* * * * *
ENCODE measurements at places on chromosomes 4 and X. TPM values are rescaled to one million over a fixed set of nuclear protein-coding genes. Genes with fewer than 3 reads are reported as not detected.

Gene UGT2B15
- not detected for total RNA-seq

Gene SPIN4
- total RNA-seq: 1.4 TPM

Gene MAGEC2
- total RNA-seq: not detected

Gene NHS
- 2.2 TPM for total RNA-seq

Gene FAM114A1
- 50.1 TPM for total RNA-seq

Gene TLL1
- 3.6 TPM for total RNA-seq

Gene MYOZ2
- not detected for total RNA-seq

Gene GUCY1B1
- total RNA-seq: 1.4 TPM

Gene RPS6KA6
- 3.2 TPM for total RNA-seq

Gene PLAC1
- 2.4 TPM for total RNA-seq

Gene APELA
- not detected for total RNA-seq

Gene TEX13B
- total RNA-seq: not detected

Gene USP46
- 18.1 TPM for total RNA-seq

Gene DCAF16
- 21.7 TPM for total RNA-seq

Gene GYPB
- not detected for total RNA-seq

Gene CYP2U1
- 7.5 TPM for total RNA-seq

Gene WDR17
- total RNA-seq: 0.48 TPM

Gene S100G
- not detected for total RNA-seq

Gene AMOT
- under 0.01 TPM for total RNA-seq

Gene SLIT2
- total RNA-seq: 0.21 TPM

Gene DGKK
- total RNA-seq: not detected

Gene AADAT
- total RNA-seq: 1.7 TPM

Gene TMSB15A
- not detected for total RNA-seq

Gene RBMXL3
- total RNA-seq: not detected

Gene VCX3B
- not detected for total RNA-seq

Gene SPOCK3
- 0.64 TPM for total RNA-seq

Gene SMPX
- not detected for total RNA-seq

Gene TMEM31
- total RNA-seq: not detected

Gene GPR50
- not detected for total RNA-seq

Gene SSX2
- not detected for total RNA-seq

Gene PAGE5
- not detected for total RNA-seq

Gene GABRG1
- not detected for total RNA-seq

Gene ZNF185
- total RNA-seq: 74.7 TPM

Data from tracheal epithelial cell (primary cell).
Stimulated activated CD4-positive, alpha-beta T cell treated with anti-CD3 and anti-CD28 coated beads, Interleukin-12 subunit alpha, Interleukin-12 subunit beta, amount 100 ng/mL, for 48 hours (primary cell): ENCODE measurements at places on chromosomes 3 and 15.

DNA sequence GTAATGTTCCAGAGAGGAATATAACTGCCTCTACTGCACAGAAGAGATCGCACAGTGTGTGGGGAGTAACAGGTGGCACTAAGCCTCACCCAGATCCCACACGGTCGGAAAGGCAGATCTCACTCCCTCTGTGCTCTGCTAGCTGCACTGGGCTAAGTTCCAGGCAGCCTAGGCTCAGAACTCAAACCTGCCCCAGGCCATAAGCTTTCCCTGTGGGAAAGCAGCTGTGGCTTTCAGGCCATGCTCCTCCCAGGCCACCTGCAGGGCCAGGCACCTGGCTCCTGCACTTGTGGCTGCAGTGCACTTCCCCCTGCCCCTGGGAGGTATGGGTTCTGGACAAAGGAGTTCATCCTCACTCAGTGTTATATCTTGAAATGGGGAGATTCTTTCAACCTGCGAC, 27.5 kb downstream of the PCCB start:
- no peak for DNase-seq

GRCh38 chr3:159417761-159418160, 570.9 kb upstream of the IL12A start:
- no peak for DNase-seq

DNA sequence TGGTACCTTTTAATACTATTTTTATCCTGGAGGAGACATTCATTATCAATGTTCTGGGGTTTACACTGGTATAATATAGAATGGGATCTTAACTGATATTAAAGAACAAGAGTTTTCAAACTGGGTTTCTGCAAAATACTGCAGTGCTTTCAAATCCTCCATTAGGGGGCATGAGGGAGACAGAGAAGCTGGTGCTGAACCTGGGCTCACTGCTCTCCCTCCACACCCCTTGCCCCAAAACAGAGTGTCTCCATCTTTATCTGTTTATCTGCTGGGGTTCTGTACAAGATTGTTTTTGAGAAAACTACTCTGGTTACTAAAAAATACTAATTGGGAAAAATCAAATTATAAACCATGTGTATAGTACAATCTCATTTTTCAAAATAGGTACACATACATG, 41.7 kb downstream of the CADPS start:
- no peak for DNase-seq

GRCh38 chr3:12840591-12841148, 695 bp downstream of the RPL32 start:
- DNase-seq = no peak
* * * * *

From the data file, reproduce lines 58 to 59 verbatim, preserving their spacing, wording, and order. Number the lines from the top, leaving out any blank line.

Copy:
Gene GPR50
- not detected for total RNA-seq